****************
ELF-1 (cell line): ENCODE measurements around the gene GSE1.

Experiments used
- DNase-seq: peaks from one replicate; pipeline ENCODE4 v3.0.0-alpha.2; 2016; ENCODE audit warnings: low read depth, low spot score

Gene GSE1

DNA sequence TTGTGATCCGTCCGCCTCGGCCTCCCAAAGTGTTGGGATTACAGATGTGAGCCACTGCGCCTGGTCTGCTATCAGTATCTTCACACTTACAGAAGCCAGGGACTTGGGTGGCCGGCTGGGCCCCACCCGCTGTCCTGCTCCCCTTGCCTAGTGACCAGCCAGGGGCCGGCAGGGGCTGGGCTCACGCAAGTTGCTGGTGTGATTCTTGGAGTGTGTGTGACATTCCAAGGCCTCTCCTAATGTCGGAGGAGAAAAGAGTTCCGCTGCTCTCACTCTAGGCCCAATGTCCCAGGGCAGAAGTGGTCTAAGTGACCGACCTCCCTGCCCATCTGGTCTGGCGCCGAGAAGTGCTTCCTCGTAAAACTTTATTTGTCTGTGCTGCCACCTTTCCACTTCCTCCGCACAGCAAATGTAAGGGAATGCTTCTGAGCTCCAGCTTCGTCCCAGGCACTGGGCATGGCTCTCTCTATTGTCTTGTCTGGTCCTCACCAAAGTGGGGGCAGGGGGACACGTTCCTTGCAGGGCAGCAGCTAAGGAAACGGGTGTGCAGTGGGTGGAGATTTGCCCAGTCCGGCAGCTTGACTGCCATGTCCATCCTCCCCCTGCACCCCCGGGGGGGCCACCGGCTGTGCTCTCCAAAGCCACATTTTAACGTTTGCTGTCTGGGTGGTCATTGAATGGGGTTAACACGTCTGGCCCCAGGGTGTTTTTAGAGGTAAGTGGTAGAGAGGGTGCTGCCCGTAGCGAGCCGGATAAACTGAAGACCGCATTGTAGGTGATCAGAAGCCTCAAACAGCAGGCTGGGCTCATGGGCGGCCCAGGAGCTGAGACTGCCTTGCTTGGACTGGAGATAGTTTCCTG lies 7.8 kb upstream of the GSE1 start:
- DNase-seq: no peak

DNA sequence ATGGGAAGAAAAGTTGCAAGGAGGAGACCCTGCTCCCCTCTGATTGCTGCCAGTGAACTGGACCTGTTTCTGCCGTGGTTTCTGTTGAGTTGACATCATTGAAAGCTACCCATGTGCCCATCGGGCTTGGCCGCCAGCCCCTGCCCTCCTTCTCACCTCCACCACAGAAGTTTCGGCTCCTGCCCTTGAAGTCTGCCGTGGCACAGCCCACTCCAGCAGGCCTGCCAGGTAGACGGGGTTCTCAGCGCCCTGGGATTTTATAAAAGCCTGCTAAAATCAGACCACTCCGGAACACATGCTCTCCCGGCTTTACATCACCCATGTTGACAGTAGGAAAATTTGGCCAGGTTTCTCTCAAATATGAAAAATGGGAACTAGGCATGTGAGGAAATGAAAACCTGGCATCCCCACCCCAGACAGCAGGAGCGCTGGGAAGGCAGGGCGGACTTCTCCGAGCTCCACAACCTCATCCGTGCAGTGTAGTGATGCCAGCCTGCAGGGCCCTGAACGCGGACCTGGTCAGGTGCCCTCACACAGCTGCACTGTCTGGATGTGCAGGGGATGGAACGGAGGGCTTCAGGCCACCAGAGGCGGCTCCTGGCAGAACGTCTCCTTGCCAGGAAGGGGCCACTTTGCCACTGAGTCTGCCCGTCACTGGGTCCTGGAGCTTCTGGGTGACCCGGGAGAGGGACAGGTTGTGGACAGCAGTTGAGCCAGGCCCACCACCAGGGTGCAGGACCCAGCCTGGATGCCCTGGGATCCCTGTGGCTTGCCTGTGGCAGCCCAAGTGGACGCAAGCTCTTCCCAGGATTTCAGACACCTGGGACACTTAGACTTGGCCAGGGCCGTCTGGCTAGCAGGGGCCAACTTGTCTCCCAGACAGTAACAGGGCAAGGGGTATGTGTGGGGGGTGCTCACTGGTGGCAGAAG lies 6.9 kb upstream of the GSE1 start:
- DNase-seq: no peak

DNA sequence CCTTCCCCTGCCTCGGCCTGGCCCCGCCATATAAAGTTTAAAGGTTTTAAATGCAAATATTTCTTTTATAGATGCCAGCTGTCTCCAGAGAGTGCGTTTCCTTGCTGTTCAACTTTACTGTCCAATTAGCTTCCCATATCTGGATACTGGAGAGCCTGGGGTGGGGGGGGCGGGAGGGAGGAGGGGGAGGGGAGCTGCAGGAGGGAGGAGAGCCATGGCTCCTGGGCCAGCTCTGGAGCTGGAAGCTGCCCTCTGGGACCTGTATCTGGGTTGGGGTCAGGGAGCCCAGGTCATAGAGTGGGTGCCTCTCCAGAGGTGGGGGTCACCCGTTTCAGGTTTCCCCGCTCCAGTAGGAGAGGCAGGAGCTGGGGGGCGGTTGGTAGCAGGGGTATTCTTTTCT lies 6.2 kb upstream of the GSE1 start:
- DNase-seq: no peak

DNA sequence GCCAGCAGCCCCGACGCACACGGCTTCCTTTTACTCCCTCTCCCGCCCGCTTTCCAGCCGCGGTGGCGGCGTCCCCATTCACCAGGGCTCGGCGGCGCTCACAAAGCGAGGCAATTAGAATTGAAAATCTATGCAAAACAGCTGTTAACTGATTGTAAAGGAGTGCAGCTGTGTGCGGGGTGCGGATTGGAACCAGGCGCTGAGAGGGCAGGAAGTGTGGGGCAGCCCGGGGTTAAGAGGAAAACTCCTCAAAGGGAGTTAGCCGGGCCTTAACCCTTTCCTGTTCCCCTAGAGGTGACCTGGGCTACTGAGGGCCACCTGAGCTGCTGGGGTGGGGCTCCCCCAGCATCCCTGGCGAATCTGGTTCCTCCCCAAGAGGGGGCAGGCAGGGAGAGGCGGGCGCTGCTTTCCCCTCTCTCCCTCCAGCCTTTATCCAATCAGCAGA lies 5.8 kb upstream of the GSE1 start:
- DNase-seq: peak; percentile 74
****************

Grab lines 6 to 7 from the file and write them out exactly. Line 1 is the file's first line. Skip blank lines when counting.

- DNase-seq: no peak

DNA sequence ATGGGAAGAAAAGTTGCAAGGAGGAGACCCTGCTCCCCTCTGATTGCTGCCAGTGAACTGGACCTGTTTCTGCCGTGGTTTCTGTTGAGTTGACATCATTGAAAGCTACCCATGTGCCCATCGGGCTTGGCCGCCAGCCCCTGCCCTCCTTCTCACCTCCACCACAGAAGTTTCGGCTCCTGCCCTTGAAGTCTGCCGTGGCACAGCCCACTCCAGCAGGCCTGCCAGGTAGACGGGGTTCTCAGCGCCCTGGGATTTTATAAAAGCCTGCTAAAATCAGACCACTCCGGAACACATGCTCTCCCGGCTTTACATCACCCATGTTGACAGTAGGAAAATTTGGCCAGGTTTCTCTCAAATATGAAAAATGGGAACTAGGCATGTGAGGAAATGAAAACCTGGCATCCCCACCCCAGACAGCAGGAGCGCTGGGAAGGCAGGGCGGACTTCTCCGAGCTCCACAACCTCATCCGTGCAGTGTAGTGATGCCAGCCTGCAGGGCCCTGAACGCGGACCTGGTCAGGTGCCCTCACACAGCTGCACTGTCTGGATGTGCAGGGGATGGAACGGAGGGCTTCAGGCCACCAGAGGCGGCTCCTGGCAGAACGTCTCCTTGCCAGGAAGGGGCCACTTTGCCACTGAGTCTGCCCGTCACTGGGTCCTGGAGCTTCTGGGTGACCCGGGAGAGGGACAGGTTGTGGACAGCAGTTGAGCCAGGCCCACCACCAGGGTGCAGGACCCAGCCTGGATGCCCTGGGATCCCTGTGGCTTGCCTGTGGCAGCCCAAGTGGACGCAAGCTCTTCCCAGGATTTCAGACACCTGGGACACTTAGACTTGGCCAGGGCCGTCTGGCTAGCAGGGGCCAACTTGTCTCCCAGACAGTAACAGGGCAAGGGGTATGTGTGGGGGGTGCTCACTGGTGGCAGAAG lies 6.9 kb upstream of the GSE1 start: